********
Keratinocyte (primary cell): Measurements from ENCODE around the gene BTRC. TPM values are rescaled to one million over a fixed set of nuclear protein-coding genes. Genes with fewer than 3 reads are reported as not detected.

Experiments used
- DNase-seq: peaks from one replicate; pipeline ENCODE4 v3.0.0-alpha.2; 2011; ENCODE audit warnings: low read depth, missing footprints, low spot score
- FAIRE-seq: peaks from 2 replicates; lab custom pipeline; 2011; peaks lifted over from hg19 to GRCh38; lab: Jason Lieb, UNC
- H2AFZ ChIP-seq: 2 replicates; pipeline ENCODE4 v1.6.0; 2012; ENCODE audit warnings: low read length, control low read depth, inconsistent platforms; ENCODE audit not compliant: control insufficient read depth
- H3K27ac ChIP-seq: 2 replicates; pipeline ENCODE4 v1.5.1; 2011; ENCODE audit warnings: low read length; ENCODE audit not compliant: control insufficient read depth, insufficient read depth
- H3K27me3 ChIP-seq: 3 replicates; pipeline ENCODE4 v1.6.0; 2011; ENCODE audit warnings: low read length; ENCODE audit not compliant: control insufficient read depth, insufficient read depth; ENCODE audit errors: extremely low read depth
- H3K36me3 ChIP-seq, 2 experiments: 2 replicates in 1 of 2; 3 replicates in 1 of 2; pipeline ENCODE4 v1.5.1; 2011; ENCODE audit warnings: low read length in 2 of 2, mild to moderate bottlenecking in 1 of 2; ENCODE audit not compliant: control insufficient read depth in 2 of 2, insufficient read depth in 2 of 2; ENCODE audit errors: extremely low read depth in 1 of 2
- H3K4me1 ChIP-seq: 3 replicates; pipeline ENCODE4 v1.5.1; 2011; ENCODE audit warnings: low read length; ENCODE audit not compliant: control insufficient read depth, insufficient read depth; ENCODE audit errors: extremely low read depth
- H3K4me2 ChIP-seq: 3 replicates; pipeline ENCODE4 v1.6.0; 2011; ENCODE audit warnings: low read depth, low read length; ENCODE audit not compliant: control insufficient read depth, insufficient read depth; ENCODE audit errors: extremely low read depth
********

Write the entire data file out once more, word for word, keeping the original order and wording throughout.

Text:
Keratinocyte (primary cell): Measurements from ENCODE around the gene BTRC. TPM values are rescaled to one million over a fixed set of nuclear protein-coding genes. Genes with fewer than 3 reads are reported as not detected.

Experiments used
- DNase-seq: peaks from one replicate; pipeline ENCODE4 v3.0.0-alpha.2; 2011; ENCODE audit warnings: low read depth, missing footprints, low spot score
- FAIRE-seq: peaks from 2 replicates; lab custom pipeline; 2011; peaks lifted over from hg19 to GRCh38; lab: Jason Lieb, UNC
- H2AFZ ChIP-seq: 2 replicates; pipeline ENCODE4 v1.6.0; 2012; ENCODE audit warnings: low read length, control low read depth, inconsistent platforms; ENCODE audit not compliant: control insufficient read depth
- H3K27ac ChIP-seq: 2 replicates; pipeline ENCODE4 v1.5.1; 2011; ENCODE audit warnings: low read length; ENCODE audit not compliant: control insufficient read depth, insufficient read depth
- H3K27me3 ChIP-seq: 3 replicates; pipeline ENCODE4 v1.6.0; 2011; ENCODE audit warnings: low read length; ENCODE audit not compliant: control insufficient read depth, insufficient read depth; ENCODE audit errors: extremely low read depth
- H3K36me3 ChIP-seq, 2 experiments: 2 replicates in 1 of 2; 3 replicates in 1 of 2; pipeline ENCODE4 v1.5.1; 2011; ENCODE audit warnings: low read length in 2 of 2, mild to moderate bottlenecking in 1 of 2; ENCODE audit not compliant: control insufficient read depth in 2 of 2, insufficient read depth in 2 of 2; ENCODE audit errors: extremely low read depth in 1 of 2
- H3K4me1 ChIP-seq: 3 replicates; pipeline ENCODE4 v1.5.1; 2011; ENCODE audit warnings: low read length; ENCODE audit not compliant: control insufficient read depth, insufficient read depth; ENCODE audit errors: extremely low read depth
- H3K4me2 ChIP-seq: 3 replicates; pipeline ENCODE4 v1.6.0; 2011; ENCODE audit warnings: low read depth, low read length; ENCODE audit not compliant: control insufficient read depth, insufficient read depth; ENCODE audit errors: extremely low read depth